Blanco stumbled badly in the wake of Hurricane Katrina, but she has a shot at redemption in the current session. In baseball parlance, she's swinging for the fence ' which means she could hit a home run â?¦ or strike out.
"This is a very difficult position to be in," says Dr. Kirby Goidel, director of the Public Policy Research Lab at Louisiana State University. "The task of rebuilding and everything else in this session is such a difficult job to accomplish, and her political capital, as far as approval ratings, is so low."
The latest poll by SurveyUSA, which is funded by a media consortium, has Blanco's approval at 36 percent, down sharply from the 55 percent approval rating she enjoyed a year ago.
Add to that the recent low voter turnout in New Orleans and Blanco's political prospects become even more tenuous. Roughly 27,000 fewer votes were cast in New Orleans' April 22 primary than in the 2003 governor's race. That could force Blanco to look elsewhere to shore up her base. Signing important bills into law and steering the Legislature her way would be a good place to start.
When the session convened, Blanco came on strong, vowing to veto any effort to expand gambling. She sent her chief attorney, Terry Ryder, to echo that message in committee meetings. One after another, lawmakers folded ' save Rep. Warren Triche, a Lafourche Parish Democrat who continued pushing his Texas Hold'em bill until it was defeated on the House floor.
The governor also promised to quell any move to resurrect the Urban and Rural Development Funds, which have been tagged "slush funds" because they were doled out by previous administrations to favored lawmakers for pet projects back home. Some lawmakers on key budget committees had pledged to restore the funds, but it now appears that move is dead, according to House Speaker Joe Salter, a Florien Democrat. "They don't exist," Salter told a north Louisiana newspaper, adding there will still be money available in places like the Parish Road Fund and Community Development Block Grants for lawmakers currying favor with the Fourth Floor.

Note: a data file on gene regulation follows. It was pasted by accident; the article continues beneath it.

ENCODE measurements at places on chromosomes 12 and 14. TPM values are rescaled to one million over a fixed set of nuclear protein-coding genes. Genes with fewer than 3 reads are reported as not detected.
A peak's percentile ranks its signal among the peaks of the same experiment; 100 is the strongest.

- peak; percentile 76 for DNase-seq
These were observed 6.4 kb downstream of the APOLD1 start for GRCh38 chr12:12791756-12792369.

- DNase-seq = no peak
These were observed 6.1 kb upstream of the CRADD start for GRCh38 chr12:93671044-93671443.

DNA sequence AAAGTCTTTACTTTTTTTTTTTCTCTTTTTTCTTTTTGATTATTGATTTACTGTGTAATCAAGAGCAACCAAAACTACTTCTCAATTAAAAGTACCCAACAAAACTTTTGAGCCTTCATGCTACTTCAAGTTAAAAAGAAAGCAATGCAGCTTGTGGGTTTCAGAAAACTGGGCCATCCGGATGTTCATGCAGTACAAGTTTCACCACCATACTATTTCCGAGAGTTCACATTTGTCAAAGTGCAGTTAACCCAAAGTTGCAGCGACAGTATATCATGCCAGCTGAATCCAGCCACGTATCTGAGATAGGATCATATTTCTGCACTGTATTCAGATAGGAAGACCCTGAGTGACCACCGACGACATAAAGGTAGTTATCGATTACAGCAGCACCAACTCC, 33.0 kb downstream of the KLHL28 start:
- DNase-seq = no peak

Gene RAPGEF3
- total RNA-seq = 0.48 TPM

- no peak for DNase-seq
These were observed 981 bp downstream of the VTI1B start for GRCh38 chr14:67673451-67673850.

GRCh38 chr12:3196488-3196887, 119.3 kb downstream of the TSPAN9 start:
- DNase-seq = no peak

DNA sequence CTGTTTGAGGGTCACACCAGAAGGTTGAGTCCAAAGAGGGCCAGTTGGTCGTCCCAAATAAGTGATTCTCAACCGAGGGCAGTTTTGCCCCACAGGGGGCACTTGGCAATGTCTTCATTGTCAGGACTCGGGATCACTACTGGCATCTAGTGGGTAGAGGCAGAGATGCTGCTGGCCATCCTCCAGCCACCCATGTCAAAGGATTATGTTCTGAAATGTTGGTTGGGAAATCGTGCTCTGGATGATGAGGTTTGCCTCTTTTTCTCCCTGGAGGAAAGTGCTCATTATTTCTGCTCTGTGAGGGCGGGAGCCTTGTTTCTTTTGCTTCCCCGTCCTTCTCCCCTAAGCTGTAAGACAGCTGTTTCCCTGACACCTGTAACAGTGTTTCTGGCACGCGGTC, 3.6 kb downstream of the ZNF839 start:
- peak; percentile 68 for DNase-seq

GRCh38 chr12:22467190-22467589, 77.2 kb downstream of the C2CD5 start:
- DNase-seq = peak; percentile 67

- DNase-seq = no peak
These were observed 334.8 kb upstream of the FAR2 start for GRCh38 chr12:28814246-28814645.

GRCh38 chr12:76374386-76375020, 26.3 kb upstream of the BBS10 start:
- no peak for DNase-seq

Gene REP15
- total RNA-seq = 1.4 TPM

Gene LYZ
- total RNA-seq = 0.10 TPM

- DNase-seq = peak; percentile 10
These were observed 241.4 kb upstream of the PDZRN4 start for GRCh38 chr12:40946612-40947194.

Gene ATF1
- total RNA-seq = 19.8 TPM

From a political perspective, Blanco solidified one of her strongest bases of support ' oil and gas interests ' by backing a measure to allow the Department of Natural Resources, rather than the courts, to decide how to handle so-called legacy suits, which involve polluted land, property owners and oil companies.
The legislation, authored by Sen. Robert Adley, a Benton Democrat, made it out of committee and was pending action in the Senate last week. Supporting Adley's bill is a slick move for Blanco, who could use fundraising help from Big Oil before next year's elections.
Meanwhile, Blanco has issues with other political factions, such as the Legislative Black Caucus. While most lawmakers like Blanco's recent staffing changes (replacing her legislative director and chief of staff), the healing process is slow after the caucus felt snubbed by Blanco during previous legislative sessions.